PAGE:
We’ve written a lot about breastfeeding, but we know there are reasons parents go the formula route. If that’s you, just browsing the endless formula options can cause mild panic. To help slow down your heart rate, let’s break down the options.
Types of Formula
Cow’s milk -based
The majority of formula sold in U.S. is made with cow’s milk that’s been modified to be similar to breastmilk: Easy to digest and containing all the nutritional elements for optimal growth. Most formula-fed babies do well with this type.
In soy formula the protein comes from soybeans, and the sugar comes from corn or sucrose instead of lactose. This is an option for families who wish to avoid animal products in their diet, or for babies who have trouble digesting lactose (lactose intolerance in babies is rare, but if it’s an issue there are also lactose-free cow’s milk formulas available). Keep in mind that if a baby is allergic to cow’s milk, chances are he’ll also be allergic to soy. The American Academy of Pediatrics (AAP) states that for babies born full-term, there are few circumstances in which soy formula should be chosen instead of cow’s milk formula.
In this “hypoallergenic” formula, the proteins are broken down to be easier to digest. They are an option for babies with food allergies, or with a family history of food allergies.
Specialized formulas are available for babies born prematurely or who have certain health issues. If your baby’s doctor recommends a specialized formula, keep in mind that guidelines for preparing and feeding it may be different than for other types of formula.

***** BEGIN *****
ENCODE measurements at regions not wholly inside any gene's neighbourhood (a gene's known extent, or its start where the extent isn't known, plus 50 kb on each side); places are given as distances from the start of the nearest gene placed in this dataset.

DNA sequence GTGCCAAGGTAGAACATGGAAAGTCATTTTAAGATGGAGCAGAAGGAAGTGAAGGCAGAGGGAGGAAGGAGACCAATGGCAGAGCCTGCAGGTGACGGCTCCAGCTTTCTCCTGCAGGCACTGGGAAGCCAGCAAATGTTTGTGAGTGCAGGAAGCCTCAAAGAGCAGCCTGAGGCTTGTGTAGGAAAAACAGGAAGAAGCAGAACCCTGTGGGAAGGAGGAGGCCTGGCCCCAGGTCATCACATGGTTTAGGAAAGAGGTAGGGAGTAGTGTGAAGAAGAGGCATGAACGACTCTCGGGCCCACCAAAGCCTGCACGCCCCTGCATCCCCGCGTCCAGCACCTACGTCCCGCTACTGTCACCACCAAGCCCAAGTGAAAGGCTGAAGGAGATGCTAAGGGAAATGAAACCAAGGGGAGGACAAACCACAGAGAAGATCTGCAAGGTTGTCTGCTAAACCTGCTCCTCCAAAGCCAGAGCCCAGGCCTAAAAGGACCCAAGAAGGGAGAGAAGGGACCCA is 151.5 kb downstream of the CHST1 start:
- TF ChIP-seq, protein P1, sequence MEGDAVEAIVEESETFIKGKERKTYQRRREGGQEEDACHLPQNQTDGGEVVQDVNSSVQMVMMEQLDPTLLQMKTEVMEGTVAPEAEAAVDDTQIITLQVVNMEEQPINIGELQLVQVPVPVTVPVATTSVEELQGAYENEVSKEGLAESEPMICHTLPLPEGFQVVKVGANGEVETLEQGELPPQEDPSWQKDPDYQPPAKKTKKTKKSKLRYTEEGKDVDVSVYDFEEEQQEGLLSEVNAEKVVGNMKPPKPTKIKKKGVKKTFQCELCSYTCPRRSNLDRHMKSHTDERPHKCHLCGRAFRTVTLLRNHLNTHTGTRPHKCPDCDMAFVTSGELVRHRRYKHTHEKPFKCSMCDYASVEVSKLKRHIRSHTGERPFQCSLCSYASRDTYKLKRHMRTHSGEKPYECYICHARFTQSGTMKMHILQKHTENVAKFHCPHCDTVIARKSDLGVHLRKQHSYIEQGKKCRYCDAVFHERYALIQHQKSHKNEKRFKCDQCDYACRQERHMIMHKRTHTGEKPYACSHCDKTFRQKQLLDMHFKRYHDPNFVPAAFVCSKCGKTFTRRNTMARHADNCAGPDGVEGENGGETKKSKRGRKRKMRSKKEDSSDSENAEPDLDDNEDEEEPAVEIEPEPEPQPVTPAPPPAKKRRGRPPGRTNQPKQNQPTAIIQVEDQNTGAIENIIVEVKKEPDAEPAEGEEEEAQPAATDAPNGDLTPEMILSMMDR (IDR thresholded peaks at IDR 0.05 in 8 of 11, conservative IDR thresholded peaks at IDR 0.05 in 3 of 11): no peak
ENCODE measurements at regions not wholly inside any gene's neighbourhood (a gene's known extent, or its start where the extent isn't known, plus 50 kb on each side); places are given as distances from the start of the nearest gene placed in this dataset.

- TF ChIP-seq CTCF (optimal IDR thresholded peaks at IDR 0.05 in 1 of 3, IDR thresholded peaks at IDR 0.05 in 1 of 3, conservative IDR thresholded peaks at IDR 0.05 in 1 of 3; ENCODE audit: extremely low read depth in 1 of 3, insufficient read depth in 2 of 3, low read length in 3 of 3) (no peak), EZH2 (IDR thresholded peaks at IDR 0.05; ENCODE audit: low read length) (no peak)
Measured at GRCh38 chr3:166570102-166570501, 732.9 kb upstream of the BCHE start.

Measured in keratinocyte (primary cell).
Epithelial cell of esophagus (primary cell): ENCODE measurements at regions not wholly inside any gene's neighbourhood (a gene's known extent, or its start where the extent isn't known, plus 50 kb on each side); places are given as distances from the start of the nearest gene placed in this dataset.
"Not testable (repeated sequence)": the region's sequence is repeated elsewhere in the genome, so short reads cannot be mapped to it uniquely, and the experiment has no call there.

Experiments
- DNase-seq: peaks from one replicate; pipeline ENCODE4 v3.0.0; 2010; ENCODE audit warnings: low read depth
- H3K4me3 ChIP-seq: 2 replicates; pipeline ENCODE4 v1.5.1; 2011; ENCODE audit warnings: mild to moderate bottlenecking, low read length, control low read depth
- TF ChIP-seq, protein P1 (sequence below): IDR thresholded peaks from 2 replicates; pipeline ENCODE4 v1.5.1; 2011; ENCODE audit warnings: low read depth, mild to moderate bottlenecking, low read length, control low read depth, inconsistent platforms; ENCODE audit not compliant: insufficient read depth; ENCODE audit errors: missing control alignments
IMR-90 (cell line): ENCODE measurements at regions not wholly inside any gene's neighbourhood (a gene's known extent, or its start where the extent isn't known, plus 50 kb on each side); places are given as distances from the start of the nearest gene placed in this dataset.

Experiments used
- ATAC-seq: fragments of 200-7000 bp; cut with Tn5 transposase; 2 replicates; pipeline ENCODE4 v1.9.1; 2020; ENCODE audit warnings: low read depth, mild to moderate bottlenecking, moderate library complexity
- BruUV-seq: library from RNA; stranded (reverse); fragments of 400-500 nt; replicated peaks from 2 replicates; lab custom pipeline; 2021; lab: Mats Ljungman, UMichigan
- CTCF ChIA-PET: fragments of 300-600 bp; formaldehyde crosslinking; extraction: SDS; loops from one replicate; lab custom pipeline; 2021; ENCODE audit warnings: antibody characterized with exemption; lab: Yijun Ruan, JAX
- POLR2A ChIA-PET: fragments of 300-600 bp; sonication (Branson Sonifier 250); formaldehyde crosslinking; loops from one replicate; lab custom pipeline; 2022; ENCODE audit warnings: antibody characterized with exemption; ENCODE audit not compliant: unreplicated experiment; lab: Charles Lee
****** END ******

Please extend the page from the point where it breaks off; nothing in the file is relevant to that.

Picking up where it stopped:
What about generic formula?
The FDA requires that all formula sold in the U.S. meet the same nutrient standards.
What about organic formula?
Whether or not to buy organic formula is a hot debate — one which research hasn’t settled. You can read what the AAP has to say about choosing organic foods here.
What about fortified or enhanced formula?
When browsing different types of formula, you may see these “extras” and wonder if they’re important. Here’s what experts, including the AAP and The American Association of Family Physicians have to say:
Yes – Iron is essential for your baby’s health, growth, and development.
Omega fatty acids
No – There is no compelling research showing benefits of adding docosahexaenoic acid (DHA) and arachidonic acid (ARA) to infant formula.
Prebiotics or probiotics
Maybe – Early research shows that they may promote healthy bacteria growth in the intestines, but more research is needed to establish long-term benefits.
Forms of Formula
Powder formula, which you mix with safe drinking water, is the most common and affordable choice.
This option is more expensive but can be less messy than powder. Like powder, you mix it with safe drinking water.
This option comes pre-mixed. It’s more expensive because it’s convenient, but heads up: It can be inconvenient to carry several bottles if you’re out and about or traveling. In these cases, powdered or liquid concentrate formulas weigh less and take up less space in your diaper bag.
Although we do recommend having certain items ready before baby arrives, hold off on stocking up on formula. There’s a small chance your baby may need to switch types, in which case you won’t want extra containers of formula you can’t use.
Now that you know all about different formulas, it’s time to read about how to safely store, mix, and serve them.